Monument record KNE 031 - Knettishall Airfield

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Former 2nd WW airfield. Three runways, perimeter taxiway (part surviving), hard standings and various buildings (mostly gone except large hanger at TL 95947933) shown on AP of circa 1946. Details in (S1)(S2).


Grid reference Centred TL 96722 78765 (2410m by 3274m) (6 map features)
Map sheet TL97NE


Type and Period (5)

Full Description

Former 2nd WW airfield. Three runways, perimeter taxiway (part surviving), hard standings and various buildings (mostly gone except large hanger at TL 95947933) shown on AP of circa 1946. Details in (S1)(S2).
Built by W & G French in 1942/3. Became home of 388th bomb group. Many huts and living quarters in Coney Weston village. In June 1944 the first V1 rockets were launched against England and the USAAF decided to activate their own guided weapon program, codenamed 'Aphrodite'. This consisted of a B17 fitted with radio receiving equipment and 10 tons of explosives. Two piolets would fly the aircraft until radio contact was established with the control aircraft and then bail out, the robot aircraft was then guided onto target from a control aircraft. However, as Knettishall was designated as an emergency landing ground and there was the possibility of a collision between the Aphrodite aircraft and an emergency landing the project was moved to an unused airfield at Fersfield in Norfolk.(S1).
Bomb store was in a wood near Knettishall on far side of airfield. Declared surplus in 1960s by RAF. By late 1960s most of the runways and buildings had been demolished. Nissen huts remained on the northernmost boundary in the 1970s (S2).
Area of airfield and 5 separate areas of living quarters (?) as shown on 1946 AP defined on HER map. Others may have existed but not clearly defined so not marked.
A former World War Two military airfield, opened in 1943 and closed 1957. It was built on a plateau of higher land on the Edge of Knettishall Heath. The airfield was constructed as a "Class A" bomber airfield" with long concrete runways three concrete runways and two aircraft hangars (Type T2). The hangar to the western side was extant in 2000. The main technical area was on the south side of the airfield; there was a bomb store to the north-east side. The airfield buildings were of temporary brick construction. Some were still standing as ruins in 2000. In the briefing room were murals featuring military wall art: these were already said to be in poor condition in 1977. During the war the base was used by the United States Army 8th Air Force 388th Bomber Group as Station 136. They were involved in providing strategic cover for the D-Day landings, the airborne attack at Arnhem and in the large scale raid on Schweinfurt (where ball bearings were produced for the German military) (S3).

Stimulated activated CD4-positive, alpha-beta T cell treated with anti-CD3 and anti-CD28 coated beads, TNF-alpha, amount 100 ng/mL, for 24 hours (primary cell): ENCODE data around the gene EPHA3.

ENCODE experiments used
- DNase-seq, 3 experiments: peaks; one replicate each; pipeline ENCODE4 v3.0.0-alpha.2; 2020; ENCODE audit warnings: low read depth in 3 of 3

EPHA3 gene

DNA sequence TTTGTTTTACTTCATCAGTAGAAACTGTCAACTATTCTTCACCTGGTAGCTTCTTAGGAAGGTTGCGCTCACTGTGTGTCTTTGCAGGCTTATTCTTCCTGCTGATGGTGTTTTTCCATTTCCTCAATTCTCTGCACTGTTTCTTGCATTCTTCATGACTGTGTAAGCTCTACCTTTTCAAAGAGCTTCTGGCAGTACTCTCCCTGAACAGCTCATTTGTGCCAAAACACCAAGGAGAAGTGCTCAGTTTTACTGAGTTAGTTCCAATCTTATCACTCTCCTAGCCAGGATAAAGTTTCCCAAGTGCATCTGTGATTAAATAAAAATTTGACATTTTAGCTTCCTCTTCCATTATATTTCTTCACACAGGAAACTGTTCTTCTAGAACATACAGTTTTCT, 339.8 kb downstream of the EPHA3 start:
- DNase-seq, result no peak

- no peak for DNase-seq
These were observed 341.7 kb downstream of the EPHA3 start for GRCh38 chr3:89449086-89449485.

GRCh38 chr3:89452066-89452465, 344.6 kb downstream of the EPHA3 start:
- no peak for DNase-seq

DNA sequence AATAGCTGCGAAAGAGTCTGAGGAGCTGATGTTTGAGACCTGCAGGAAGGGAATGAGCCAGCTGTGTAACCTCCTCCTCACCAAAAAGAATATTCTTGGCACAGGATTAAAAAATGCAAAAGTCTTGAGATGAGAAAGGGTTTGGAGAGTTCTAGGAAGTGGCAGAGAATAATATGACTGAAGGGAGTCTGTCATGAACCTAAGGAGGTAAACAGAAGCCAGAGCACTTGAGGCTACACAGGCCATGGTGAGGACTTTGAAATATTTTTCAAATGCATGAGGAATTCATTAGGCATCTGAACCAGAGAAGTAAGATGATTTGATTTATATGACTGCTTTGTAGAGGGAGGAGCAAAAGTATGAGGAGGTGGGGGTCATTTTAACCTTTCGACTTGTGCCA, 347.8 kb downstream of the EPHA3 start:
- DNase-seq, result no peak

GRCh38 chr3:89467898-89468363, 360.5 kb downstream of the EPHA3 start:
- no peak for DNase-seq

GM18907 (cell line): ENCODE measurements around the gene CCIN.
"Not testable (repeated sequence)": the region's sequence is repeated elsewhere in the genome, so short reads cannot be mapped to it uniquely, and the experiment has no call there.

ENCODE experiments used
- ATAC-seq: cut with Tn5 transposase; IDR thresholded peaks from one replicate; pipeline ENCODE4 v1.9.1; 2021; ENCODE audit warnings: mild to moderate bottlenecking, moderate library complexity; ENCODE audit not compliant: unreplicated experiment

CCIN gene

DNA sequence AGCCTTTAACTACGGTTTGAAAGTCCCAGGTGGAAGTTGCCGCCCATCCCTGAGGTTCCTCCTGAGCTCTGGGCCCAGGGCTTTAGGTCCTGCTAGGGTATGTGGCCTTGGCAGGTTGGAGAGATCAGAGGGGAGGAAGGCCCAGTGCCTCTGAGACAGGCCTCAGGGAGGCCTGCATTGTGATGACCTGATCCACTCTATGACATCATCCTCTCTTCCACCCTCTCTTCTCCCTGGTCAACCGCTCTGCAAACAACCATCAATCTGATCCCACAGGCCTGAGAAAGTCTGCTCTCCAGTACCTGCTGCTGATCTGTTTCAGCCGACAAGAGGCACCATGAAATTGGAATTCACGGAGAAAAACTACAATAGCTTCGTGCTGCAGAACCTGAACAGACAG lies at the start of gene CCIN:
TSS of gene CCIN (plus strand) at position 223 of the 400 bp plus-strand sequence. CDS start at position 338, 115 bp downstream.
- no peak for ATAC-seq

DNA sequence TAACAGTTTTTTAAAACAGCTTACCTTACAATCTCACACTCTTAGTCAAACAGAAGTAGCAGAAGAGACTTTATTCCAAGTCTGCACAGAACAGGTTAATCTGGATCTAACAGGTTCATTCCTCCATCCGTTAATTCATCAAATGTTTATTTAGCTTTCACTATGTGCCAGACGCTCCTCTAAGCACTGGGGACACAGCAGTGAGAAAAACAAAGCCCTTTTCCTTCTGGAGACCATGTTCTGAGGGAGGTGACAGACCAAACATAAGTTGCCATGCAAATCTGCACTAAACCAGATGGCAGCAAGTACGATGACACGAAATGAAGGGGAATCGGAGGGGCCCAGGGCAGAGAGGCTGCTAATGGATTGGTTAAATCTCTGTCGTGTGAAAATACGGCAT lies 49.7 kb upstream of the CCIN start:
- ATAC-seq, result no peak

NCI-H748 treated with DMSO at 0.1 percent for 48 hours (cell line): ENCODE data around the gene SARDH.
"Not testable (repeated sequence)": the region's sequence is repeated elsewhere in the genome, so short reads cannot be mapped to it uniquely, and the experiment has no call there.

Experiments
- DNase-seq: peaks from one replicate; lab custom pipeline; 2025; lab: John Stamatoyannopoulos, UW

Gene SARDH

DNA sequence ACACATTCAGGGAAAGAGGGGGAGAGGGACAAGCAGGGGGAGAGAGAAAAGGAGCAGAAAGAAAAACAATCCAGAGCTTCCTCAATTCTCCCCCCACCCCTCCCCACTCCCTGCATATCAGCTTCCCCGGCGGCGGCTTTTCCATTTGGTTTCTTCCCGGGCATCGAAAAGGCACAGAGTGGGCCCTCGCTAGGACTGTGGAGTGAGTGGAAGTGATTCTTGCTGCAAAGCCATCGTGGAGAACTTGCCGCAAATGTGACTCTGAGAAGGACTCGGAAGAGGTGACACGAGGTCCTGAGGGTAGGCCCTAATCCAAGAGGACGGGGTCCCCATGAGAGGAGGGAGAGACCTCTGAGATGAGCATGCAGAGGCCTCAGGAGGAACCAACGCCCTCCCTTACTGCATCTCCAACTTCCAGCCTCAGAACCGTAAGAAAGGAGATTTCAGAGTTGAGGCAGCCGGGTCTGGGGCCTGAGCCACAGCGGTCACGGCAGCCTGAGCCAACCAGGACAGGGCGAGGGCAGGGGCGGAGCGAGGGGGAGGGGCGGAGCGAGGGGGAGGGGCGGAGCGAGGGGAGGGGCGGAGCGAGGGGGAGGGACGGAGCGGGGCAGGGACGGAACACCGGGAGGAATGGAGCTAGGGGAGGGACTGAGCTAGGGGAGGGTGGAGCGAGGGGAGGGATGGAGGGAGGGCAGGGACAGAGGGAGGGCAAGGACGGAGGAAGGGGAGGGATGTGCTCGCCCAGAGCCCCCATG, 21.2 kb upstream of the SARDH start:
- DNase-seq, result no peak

2009: In situ underground bunker, single room reported near the site TL97837919. Possibly associated with the airfield. Unknown use.

Sources/Archives (4)

  • <S1> Bibliographic reference: Smith, G.. 1995. Suffolk Airfields in the 2nd World War.
  • <S2> Bibliographic reference: Freeman, Roger A. 1978. Airfields of the Eighth - Then and Now.
  • <S3> Index: English Heritage. Pastscape.
  • <S4> Index: Willis, S., and Holliss, B.. 1987. Military airfields in the British Isles 1939-1945.

Finds (0)

Protected Status/Designation

  • None recorded

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Record last edited

Feb 16 2022 2:54PM

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